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I managed to complete this task by converting the polygons in lines and then I use the SAGA GIS and the tool split Lines with Lines.


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Looking at that image, my question would be - are you sure it's the islands? It could be the coastline. Fixes: Islands - if you think it's the islands, then just exclude them. I'd suggest simply calculating the areas of the features and removing any that are island sized. There appears to be a clear size difference in your features so you won't end up ...


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Rather than deleting the islands you could run the Singlepart to Multiparts tool (Vector > Geometry Tools) on your state layer using the counties as the unique ID field. The output will then be a record for each county, if you then re-run the Mean coordinate it should then be more central as there are far fewer counties than islands. For reference The ...


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ArcGIS often throws a topoengine error when it runs out of memory while running in 32 bit mode and performing overlay operations. To get around that I either chop-up the job or use 64 bit geoprocessing with lots of RAM and Repair Geometry on all input features (create local copies first if you don't want to mess up your inputs with the repair).


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This is the stack I have been using for a couple of years: Ubuntu Server 12.04 GRASS 6.4 PyWPS 3 GRASS 7 is now packaged for Ubuntu 14.04 at the Ubuntu-GIS PPA. You could also try with those and then PyWPS 3. Note: PyWPS 4 is likely to be released in the next few months.


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`Hi, ^Nebula93^, For the Create Feature Class and Add Field tools, there are a few parameters you have to sort out either in your CSV or in the script in order to make the tool abstract and generalizable like you want. For instance for your feature class, you need a variable for what geometry type is it (Point, Polygon?) and what coordinate system is it in ...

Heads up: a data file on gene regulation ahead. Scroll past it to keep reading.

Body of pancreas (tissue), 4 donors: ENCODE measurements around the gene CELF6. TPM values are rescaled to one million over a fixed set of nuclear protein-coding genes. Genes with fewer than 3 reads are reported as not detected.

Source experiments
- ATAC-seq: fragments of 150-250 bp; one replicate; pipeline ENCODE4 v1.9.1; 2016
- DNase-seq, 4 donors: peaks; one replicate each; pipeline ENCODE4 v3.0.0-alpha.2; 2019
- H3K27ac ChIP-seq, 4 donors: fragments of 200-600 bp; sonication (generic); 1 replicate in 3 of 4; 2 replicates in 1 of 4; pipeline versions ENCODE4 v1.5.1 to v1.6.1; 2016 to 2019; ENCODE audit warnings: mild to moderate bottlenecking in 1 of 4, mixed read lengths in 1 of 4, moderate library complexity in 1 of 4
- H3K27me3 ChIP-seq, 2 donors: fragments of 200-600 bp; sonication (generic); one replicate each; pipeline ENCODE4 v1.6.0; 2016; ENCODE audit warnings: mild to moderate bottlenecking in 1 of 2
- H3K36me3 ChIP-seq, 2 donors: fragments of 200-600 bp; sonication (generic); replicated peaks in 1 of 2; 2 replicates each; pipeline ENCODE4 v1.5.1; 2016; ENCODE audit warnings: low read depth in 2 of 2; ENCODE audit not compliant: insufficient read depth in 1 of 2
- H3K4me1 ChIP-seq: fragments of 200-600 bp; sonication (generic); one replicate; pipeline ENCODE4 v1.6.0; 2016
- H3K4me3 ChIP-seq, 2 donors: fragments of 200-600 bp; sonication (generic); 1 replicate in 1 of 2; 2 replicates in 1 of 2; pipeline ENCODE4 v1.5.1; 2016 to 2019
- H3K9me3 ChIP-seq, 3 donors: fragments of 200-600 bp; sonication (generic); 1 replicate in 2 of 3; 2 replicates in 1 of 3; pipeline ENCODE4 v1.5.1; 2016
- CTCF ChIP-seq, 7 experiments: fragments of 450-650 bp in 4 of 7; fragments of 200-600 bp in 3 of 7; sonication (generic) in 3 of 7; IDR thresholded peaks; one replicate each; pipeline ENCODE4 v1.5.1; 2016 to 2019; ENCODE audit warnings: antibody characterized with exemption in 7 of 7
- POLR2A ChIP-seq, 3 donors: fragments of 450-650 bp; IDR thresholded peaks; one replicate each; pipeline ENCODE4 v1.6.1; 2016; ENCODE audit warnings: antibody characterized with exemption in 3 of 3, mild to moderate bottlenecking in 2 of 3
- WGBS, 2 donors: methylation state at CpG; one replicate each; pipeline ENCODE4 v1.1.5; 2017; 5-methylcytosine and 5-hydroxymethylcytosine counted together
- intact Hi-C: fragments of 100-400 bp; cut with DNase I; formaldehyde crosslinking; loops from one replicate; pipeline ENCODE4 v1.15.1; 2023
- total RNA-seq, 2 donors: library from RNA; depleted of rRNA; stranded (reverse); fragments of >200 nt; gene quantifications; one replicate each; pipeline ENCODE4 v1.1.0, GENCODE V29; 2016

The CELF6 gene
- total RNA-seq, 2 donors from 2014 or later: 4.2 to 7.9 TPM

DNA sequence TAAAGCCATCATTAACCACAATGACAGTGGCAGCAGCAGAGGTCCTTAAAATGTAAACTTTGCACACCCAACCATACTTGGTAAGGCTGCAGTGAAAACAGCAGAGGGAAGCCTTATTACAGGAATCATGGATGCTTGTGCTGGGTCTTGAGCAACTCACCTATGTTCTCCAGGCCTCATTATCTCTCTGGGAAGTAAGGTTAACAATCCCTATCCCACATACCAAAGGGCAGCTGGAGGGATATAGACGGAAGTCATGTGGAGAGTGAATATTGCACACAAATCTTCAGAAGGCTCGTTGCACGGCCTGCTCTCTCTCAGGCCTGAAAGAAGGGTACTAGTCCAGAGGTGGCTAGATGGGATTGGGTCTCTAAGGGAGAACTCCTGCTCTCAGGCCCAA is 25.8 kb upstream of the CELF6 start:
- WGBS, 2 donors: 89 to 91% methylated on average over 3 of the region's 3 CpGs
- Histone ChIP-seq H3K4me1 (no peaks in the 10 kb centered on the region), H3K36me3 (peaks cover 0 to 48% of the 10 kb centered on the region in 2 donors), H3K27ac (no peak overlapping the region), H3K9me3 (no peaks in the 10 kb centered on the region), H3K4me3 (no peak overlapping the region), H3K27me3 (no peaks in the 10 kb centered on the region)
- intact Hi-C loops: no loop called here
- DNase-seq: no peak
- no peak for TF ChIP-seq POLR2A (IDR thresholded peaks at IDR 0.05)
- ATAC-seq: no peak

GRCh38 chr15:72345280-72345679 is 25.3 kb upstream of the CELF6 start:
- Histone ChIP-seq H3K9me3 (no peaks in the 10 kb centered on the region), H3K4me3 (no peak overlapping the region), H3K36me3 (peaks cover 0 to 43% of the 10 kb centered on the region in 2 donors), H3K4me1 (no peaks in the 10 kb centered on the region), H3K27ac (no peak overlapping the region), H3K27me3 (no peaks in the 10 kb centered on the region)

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If you really need your layer physically (e.g., saved on your disk), you should follow @Tangnar's advice, but if you want to play with the layer (basically what they are for), there is no such need (since you are testing layer behaviour by a script). Professionally I do not use (never, ever) MakeFeatureLayer_management to create layer in Python scripts but ...


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Feature layers are temporary... From Arc Help "The layer that is created by the tool is temporary and will not persist after the session ends unless the layer is saved to disk or the map document is saved." If you are trying to save it, you need to save it as a layer file, or save it as a feature class. ...


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There is Aggregate Polygons (Cartography) tool in ArcGIS. Looks like it is what are you looking for:


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A few suggestions. Make one large polygon the overlays everything and the use the Erase function (info license only) to get the gaps as polygons. Now break up this polygon into a fishnet and use spatial joins. Now Dissolve on the value that gives you the colors above. Use Spatial Allocation to fill the empty space. Polygonize it, do not simplify. Now ...


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And the answer is: not only do you have to rerun the tool, you have to restart Arcmap. It must cache the server path somewhere and will only change to a different server if you turn it off and on again.


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Here is a simple polygon that is touching its own ring at one point: WKT of the polygon is POLYGON ((76 224, 84 224, 84 216, 78 216, 78 221, 79 219, 79 223, 78 221, 76 224)) PostGIS reports that this polygon is not valid: select ST_IsValid(ST_GeomFromText(' POLYGON ((76 224, 84 224, 84 216, 78 216, 78 221, 79 219, 79 223, 78 221, 76 224)) ')) === f ...



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